There's been a worldwide acknowledgementt of the importance of nutrition in leading a healthy lifestyle, its role in weight management and combating lifestyle diseases such as type 2 diabetes, heart disease and hypertension.
This has led to a myriad of food products flooding the market making certain health and nutritional claims.
Dr Craig Nossel, Head of Discovery Vitality, says that consumers today are faced with a confusing set of choices and conflicting messages on what really makes up a healthy food.
“We wanted to find a way to help our members make healthy food choices, and at the same time reward them for doing so.
"The first step was to undertake scientific research around similar projects undertaken elsewhere where healthy dietary guidelines are being advocated locally and internationally, and to find globally accepted criteria to use as a guideline for our initiative.
"The second step was to find a way to help people make healthier food choices and to remove any barriers to following a nutritious diet. The Vitality HealthyFood Benefit meets both needs.” says Dr Nossel.
To ensure credibility and independence, the Vitality Nutritional Panel, comprising experts in the field of health and nutrition, defined criteria for a healthy food list.
What is a healthy food?
The nutrition panel used both local and international dietary guidelines to determine the set of criteria used to identify a Vitality HealthyFood. The final set of criteria includes South African Food-based Dietary Guidelines, as well as dietary guidelines from reputable international organisations such as the World Health Organization and the American Heart Association.
Definition of a Vitality HealthyFood
Food that is nutrient-rich, low in saturated fat, added sugars, sodium and cholesterol, and contains no trans-fatty acid, can be considered a healthy food. These foods are characteristically good sources of vitamins, minerals and sometimes fibre, and usually have a low kilojoule-density. All these qualities promote good health.
Why the focus on healthy foods?
“In 2008, Discovery Vitality commissioned research about the role of healthy behaviours in preventing non-communicable diseases and lowering the cost of healthcare. The Vitality Insured Persons study proved that members who regularly engaged in Vitality’s wellness initiatives had fewer hospital admissions, shorter hospital stays and lower overall hospital-related costs,” says Dr Nossel.
The study found that this group of members’ healthcare costs were on average 7.2% lower for cardiovascular disease, 15.1% lower for cancers and 21.4% lower for endocrine and metabolic diseases.
The findings of this study become even more relevant when looking at the number of deaths world-wide that are related to chronic lifestyle diseases. The World Health Organization estimates that 60% of the 56.5 million deaths worldwide were attributed to chronic disease such as coronary heart disease, diabetes, high blood pressure, strokes and certain cancers.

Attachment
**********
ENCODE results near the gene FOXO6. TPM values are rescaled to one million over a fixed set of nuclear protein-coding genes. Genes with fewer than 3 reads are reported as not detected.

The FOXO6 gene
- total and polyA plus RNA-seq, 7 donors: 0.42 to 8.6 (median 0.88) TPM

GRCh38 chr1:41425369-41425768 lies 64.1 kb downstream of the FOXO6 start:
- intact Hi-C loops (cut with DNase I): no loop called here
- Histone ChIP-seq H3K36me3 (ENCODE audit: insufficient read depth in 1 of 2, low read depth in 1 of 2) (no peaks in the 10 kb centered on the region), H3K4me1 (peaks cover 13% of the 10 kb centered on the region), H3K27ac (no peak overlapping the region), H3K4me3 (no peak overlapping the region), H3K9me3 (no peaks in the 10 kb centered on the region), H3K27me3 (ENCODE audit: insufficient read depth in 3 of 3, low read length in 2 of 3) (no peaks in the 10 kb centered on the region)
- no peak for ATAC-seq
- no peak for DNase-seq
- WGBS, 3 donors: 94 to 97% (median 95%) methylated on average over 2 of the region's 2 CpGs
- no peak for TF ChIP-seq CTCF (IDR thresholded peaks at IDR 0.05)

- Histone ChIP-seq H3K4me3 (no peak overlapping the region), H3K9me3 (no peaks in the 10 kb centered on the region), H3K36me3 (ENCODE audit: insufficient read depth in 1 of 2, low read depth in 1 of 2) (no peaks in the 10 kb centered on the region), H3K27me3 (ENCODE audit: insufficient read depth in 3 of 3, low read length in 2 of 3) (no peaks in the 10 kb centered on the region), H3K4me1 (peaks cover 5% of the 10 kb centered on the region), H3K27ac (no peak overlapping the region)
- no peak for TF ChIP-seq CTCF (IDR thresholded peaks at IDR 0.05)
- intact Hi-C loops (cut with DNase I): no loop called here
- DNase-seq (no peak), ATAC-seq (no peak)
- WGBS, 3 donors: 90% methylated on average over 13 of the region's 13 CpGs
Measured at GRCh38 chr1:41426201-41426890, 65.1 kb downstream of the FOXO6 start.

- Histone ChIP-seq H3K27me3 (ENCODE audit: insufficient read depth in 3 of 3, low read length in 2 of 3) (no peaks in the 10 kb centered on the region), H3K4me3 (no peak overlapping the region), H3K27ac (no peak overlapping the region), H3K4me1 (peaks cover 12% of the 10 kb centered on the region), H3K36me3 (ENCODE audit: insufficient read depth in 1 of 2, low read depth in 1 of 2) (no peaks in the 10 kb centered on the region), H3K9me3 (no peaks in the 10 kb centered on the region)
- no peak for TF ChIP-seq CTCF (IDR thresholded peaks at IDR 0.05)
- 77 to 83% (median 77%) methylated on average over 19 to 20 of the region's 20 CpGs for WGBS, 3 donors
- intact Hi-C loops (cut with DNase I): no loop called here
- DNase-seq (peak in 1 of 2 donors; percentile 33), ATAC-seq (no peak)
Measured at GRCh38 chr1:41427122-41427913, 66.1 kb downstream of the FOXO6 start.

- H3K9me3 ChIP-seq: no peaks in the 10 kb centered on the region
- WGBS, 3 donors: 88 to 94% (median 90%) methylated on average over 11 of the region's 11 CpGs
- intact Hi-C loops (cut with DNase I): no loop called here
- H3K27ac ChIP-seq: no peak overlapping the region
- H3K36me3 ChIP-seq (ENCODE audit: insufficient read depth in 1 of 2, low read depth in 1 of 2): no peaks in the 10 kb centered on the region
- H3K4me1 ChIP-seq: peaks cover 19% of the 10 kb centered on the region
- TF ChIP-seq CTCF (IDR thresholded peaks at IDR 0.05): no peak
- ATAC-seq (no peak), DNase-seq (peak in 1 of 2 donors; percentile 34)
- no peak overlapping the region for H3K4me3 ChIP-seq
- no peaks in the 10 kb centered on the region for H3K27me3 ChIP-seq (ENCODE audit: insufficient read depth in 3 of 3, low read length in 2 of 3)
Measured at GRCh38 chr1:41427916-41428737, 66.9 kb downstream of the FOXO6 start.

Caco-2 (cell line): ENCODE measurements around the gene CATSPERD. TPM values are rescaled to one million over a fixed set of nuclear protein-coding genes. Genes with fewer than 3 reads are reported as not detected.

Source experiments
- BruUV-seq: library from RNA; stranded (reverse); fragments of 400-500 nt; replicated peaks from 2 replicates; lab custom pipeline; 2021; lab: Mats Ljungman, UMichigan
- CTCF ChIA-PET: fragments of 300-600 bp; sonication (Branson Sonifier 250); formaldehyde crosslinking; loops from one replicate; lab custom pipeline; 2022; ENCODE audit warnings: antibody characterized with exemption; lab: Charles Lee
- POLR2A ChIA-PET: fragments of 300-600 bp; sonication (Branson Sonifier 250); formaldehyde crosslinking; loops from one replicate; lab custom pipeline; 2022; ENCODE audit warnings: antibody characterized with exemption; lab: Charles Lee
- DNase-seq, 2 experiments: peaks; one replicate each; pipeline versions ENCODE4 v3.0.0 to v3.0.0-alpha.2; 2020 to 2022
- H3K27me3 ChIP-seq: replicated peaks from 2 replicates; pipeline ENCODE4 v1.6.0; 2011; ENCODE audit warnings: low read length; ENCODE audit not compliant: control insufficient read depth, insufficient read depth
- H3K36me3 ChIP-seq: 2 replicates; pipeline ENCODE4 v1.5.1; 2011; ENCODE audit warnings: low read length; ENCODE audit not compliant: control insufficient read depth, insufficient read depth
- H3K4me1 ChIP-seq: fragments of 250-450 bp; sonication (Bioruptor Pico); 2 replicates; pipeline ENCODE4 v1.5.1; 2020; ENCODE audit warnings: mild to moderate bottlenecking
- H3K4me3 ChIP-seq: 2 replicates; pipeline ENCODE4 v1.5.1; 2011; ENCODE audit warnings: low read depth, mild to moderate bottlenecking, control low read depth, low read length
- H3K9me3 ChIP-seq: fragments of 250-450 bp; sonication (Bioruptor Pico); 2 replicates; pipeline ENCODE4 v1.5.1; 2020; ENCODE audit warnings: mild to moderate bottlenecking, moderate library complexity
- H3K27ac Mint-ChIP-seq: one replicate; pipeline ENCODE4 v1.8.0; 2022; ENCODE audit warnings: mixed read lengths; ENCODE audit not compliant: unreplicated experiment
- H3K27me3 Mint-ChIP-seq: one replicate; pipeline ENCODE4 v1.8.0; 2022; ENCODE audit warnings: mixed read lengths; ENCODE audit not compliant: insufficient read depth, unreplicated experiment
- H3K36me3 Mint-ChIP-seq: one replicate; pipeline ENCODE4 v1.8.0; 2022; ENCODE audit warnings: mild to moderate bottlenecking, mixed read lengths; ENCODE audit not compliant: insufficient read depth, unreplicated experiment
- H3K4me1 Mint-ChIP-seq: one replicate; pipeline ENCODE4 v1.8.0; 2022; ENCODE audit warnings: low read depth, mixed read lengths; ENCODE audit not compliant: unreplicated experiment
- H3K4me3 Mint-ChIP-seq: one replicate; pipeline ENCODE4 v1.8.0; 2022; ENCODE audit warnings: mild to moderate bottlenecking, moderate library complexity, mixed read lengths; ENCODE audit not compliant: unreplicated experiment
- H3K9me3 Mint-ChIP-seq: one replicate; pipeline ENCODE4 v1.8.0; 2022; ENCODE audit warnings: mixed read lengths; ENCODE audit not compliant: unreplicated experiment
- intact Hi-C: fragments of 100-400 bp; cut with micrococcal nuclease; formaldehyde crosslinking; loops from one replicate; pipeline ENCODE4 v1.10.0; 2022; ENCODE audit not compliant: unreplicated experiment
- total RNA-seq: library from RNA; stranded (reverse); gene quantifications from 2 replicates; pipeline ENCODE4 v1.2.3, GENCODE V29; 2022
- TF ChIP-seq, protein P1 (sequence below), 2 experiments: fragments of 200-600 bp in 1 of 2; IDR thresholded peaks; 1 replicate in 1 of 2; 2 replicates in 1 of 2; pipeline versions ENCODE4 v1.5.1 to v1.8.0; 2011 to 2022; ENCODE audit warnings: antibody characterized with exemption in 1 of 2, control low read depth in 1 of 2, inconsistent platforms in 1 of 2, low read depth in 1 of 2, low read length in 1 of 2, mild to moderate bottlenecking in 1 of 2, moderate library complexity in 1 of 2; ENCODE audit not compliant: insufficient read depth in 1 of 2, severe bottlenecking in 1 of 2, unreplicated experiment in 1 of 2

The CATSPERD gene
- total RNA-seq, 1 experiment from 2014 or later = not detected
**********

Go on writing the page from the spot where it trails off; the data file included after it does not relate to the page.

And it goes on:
In South Africa, 37% of deaths are a result of lifestyle factors. At 19%, coronary heart disease and diabetes are the leading cause of death in this group.
“We have always known that nutrition plays an important role in preventing chronic diseases of lifestyle, however, unlike a strong focus on other lifestyle behaviours like exercise, the Vitality programme did not have sufficient incentives for people to eat a healthy balanced diet,” says Dr Nossel.
Discovery’s HealthyFood Initiative
In line with Discovery Vitality’s aim of helping people to lead healthier lives, Vitality members are now able to receive up to 25% cash back on over 6 000 HealthyFood products. This benefit is offered in partnership with Pick n Pay.
Using the HealthyFood criteria, nutrition and dietician experts refined the range of 61 000 food items on the Pick n Pay foodstuffs inventory to a 6 000 strong list to make healthy eating easier and more accessible.
The HealthyFood choices include vegetables, fruits, carbohydrate-rich foods, dairy and dairy alternatives, protein-rich foods, lentils and legumes and good fats such as oils, spreads, nuts and seeds from monounsaturated fatty acid sources. These foods have been shown to improve health and help prevent chronic diseases of lifestyle, such as diabetes, hypertension and heart disease, high blood pressure and high cholesterol.
“The guidelines for good health are relatively simple,” says Prof Tim Noakes, Discovery Health Professor of Exercise Science and Sports Medicine at UCT. “They include taking in just enough energy to prevent excessive weight gain; reducing the intake of animal fats, sugar, refined carbohydrates and salt; increasing the intake of fruit and vegetables to five servings a day; moderating alcohol intake; exercising two or more hours a week; and not smoking or using recreational drugs.”
(Press release from Discovery Vitality, March 2009)